6 Westchester Cemeteries Filled With Beauty and History
With pastoral beauty, ethereal artwork, and rich history, a meticulously cared-for cemetery is arguably an outdoor museum. These six Westchester cemeteries are prime exemplars of this and well worth the time to visit.
The 100-acre nondenominational Sleepy Hollow Cemetery, which has numerous notable interments, is oft confused with the contiguous and smaller (at about three acres) Old Dutch Church and Burying Ground. Settlers from Holland built the latter between 1685 and 1697. The stone church and churchyard are still owned by the original congregation, known as The Reformed Church of the Tarrytowns.
Gate of Heaven Cemetery
Hawthorne • est. 1917
Gate of Heaven Cemetery has interred more than 190,000 Catholics and members of their families since its founding. John Cardinal Farley, archbishop of New York, consecrated the cemetery on July 14, 1918. It averages more than 2,200 interment services each year.
Old Van Cortlandtville Cemetery
Cortlandt Manor • est. 1750
On the National Register of Historic Places, this six-acre cemetery is the burial site of at least 44 American Revolutionary War soldiers (and possibly up to 60).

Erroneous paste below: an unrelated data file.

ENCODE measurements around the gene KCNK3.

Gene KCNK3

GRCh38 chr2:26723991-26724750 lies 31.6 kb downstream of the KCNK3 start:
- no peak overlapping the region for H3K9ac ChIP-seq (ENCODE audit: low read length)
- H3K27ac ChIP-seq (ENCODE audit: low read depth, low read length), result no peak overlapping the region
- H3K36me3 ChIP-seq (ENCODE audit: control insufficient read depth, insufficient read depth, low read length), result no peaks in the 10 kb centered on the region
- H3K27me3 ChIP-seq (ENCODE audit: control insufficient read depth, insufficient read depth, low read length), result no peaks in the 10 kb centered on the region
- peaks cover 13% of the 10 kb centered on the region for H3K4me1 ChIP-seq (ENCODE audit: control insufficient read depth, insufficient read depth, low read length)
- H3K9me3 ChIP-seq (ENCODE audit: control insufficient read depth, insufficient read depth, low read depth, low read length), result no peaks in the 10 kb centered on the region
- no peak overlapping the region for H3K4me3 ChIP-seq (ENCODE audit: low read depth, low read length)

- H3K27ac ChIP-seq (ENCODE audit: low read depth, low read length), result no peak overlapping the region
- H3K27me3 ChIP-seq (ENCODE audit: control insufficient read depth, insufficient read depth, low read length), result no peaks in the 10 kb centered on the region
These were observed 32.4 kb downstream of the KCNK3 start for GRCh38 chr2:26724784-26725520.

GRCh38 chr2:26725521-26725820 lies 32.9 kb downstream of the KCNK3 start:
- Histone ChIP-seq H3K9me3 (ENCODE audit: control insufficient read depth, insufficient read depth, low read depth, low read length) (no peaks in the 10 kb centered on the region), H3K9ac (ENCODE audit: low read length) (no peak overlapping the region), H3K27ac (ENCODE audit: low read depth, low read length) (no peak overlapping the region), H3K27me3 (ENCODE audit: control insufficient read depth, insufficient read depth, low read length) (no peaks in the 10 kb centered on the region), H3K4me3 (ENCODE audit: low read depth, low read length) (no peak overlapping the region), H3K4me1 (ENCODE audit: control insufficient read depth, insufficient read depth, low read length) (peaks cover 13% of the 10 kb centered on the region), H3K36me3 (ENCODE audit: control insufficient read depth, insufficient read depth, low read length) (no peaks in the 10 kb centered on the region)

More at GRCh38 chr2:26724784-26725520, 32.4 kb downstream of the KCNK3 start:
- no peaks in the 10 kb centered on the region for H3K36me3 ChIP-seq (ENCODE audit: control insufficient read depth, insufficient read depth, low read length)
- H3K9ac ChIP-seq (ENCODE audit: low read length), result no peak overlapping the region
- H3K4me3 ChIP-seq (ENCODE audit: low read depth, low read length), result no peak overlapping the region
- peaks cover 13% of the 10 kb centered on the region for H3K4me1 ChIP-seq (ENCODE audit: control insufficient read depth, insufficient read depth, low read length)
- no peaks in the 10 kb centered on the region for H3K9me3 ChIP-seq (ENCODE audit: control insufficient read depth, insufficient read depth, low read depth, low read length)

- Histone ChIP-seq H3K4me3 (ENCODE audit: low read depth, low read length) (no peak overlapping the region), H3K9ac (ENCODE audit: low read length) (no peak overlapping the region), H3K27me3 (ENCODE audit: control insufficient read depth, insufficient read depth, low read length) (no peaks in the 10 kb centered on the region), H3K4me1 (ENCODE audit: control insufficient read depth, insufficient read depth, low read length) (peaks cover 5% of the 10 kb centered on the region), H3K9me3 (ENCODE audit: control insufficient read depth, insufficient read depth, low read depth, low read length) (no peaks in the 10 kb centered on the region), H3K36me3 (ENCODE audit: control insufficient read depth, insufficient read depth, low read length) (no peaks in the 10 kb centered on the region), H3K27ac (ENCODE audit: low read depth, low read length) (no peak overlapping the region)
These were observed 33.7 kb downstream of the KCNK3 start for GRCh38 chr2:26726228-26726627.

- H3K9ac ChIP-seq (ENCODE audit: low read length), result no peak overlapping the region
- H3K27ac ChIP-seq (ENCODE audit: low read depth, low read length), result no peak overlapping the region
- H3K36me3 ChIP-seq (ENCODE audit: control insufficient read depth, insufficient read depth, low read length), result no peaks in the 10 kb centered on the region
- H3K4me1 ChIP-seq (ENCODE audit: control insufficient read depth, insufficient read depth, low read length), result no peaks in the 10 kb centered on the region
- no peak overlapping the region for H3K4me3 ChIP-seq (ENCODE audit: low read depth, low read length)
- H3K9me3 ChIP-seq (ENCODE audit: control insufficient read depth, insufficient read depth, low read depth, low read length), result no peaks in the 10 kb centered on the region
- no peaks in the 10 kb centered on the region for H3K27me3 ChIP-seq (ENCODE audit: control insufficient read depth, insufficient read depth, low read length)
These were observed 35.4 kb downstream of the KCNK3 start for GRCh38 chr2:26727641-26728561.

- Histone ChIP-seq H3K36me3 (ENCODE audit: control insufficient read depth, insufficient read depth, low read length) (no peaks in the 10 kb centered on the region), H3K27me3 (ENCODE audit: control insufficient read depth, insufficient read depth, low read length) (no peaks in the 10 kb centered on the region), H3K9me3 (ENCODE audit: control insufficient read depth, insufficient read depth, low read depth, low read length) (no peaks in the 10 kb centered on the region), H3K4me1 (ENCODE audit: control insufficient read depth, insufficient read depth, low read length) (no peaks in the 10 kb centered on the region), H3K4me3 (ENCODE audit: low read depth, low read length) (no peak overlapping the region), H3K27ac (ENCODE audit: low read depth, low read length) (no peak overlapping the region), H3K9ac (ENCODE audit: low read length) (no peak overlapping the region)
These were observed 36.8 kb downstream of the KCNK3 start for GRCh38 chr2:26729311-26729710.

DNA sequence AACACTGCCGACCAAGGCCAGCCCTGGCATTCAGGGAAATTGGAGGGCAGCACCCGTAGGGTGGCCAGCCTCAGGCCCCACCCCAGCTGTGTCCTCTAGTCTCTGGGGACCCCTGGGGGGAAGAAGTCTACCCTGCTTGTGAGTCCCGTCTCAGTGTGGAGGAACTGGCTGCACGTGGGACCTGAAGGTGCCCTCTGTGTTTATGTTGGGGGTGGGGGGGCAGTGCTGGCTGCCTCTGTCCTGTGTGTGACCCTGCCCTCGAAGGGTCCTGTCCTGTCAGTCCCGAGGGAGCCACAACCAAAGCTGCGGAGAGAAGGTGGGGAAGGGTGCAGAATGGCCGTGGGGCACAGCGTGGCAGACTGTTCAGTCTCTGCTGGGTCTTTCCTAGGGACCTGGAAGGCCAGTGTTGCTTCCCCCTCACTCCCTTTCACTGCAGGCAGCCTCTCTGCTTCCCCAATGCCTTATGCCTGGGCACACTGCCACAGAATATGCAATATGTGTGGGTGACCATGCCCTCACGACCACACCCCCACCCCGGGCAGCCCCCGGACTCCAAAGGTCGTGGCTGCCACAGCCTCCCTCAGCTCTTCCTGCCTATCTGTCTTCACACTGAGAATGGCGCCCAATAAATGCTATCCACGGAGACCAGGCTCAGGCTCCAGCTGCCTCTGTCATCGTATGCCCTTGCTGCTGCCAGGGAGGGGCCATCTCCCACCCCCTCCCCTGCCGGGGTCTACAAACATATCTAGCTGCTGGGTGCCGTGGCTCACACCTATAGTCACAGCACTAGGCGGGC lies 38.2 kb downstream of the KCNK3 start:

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African American Cemetery
Rye • est. 1860
There are an estimated 300 people buried at the African American Cemetery, located inside the Greenwood Union Cemetery in Rye, although many do not have headstones or formal markers. Closed for new burials in 1964, when the segregation of cemeteries ended, it was placed on the National Register of Historic Places in 2003. Among the interred are 22 veterans of the Civil War, Spanish American War, World War I, and World War II.
Valhalla • est. 1889
By the late 1800s, when many New York City cemeteries were becoming full, rural cemeteries were created near the railroads that served the city. Kensico was one such cemetery, with 460 acres of hillsides, pathways, woodlands, ponds, brooks, and streams, serving multidenominational needs.
Ossining • est. 1764
Also known as the Presbyterian Burying Ground at Sparta, the two-acre property was given to congregants of the First Presbyterian Church of Ossining by Dutch merchant Frederick Philipse, one of the greatest landholders in pre-Revolutionary New York. Sparta is the oldest organized burial ground in Ossining.